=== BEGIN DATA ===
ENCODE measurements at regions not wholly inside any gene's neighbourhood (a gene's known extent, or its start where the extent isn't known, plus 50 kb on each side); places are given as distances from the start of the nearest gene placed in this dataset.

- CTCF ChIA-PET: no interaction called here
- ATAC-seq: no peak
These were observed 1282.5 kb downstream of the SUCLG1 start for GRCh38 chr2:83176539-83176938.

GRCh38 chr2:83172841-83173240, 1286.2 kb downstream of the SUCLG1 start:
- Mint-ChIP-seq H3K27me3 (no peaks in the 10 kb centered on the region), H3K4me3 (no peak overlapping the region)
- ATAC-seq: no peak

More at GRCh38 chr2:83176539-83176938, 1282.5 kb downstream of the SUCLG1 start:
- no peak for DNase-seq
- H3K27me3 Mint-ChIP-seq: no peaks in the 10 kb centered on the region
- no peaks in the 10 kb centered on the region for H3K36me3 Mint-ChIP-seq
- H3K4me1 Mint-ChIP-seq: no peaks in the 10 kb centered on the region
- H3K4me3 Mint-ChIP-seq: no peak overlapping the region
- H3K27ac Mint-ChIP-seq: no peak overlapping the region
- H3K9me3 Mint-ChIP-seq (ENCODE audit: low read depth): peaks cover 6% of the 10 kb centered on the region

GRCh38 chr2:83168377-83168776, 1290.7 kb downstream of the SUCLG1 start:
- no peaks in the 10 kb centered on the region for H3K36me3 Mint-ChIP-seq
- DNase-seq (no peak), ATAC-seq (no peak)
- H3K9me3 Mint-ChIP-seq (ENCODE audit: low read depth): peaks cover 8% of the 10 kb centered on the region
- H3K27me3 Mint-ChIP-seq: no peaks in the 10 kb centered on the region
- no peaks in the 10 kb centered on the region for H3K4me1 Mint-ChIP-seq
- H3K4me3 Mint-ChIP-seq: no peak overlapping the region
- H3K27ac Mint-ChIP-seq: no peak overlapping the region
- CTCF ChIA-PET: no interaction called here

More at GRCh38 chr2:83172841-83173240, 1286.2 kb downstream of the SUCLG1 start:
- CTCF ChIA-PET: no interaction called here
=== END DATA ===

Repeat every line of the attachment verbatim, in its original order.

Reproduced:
ENCODE measurements at regions not wholly inside any gene's neighbourhood (a gene's known extent, or its start where the extent isn't known, plus 50 kb on each side); places are given as distances from the start of the nearest gene placed in this dataset.

- CTCF ChIA-PET: no interaction called here
- ATAC-seq: no peak
These were observed 1282.5 kb downstream of the SUCLG1 start for GRCh38 chr2:83176539-83176938.

GRCh38 chr2:83172841-83173240, 1286.2 kb downstream of the SUCLG1 start:
- Mint-ChIP-seq H3K27me3 (no peaks in the 10 kb centered on the region), H3K4me3 (no peak overlapping the region)
- ATAC-seq: no peak

More at GRCh38 chr2:83176539-83176938, 1282.5 kb downstream of the SUCLG1 start:
- no peak for DNase-seq
- H3K27me3 Mint-ChIP-seq: no peaks in the 10 kb centered on the region
- no peaks in the 10 kb centered on the region for H3K36me3 Mint-ChIP-seq
- H3K4me1 Mint-ChIP-seq: no peaks in the 10 kb centered on the region
- H3K4me3 Mint-ChIP-seq: no peak overlapping the region
- H3K27ac Mint-ChIP-seq: no peak overlapping the region
- H3K9me3 Mint-ChIP-seq (ENCODE audit: low read depth): peaks cover 6% of the 10 kb centered on the region

GRCh38 chr2:83168377-83168776, 1290.7 kb downstream of the SUCLG1 start:
- no peaks in the 10 kb centered on the region for H3K36me3 Mint-ChIP-seq
- DNase-seq (no peak), ATAC-seq (no peak)
- H3K9me3 Mint-ChIP-seq (ENCODE audit: low read depth): peaks cover 8% of the 10 kb centered on the region
- H3K27me3 Mint-ChIP-seq: no peaks in the 10 kb centered on the region
- no peaks in the 10 kb centered on the region for H3K4me1 Mint-ChIP-seq
- H3K4me3 Mint-ChIP-seq: no peak overlapping the region
- H3K27ac Mint-ChIP-seq: no peak overlapping the region
- CTCF ChIA-PET: no interaction called here

More at GRCh38 chr2:83172841-83173240, 1286.2 kb downstream of the SUCLG1 start:
- CTCF ChIA-PET: no interaction called here